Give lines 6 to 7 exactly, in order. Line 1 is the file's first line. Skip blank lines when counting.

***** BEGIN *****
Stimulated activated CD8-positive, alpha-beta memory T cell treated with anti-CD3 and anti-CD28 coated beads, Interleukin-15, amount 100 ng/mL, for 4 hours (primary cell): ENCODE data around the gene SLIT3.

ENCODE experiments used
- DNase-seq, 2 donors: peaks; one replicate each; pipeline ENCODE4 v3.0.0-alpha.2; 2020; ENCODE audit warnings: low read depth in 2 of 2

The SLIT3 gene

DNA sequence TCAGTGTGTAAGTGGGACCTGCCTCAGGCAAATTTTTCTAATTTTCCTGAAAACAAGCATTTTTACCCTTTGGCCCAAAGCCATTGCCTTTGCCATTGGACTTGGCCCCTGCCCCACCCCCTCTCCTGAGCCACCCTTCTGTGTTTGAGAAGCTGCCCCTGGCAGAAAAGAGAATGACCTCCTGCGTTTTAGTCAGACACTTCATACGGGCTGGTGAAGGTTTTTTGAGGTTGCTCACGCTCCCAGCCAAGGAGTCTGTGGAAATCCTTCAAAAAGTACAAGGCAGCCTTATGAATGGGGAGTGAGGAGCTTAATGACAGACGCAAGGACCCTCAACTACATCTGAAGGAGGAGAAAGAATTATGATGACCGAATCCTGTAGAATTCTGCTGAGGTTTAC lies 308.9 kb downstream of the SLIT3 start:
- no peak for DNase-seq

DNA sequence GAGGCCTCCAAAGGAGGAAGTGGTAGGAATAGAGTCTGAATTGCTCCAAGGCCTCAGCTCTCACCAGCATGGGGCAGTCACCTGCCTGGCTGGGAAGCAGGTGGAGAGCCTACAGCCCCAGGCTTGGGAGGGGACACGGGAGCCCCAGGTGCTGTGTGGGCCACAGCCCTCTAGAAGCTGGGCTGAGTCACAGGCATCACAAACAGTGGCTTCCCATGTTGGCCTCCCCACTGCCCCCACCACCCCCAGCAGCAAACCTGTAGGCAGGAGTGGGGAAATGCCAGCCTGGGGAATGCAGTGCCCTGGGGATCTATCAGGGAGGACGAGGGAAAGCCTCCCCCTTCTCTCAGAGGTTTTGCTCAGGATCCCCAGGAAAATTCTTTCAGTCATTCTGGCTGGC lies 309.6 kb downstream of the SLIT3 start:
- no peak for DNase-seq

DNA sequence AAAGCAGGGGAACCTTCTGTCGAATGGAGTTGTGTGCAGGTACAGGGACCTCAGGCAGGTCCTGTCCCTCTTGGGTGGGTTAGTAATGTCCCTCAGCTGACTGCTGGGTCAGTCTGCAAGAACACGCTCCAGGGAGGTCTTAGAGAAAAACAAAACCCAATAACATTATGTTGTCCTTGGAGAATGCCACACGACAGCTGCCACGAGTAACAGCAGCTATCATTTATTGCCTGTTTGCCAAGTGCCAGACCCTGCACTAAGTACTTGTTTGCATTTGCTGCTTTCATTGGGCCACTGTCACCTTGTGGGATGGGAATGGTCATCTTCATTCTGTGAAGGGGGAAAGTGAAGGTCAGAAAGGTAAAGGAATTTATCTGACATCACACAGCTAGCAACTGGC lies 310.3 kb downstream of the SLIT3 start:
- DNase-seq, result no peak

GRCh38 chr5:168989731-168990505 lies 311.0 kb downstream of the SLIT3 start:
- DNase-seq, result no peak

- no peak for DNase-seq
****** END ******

- no peak for DNase-seq

DNA sequence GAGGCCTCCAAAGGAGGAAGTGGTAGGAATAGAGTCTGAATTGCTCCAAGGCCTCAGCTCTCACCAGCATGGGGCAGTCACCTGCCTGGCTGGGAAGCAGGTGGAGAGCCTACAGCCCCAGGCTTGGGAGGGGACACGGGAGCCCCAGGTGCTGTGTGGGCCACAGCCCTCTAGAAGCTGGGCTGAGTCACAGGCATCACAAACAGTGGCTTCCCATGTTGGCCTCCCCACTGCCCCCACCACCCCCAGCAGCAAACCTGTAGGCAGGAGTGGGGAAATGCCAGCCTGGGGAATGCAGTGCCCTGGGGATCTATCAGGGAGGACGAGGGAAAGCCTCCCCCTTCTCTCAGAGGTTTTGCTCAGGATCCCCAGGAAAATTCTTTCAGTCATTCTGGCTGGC lies 309.6 kb downstream of the SLIT3 start: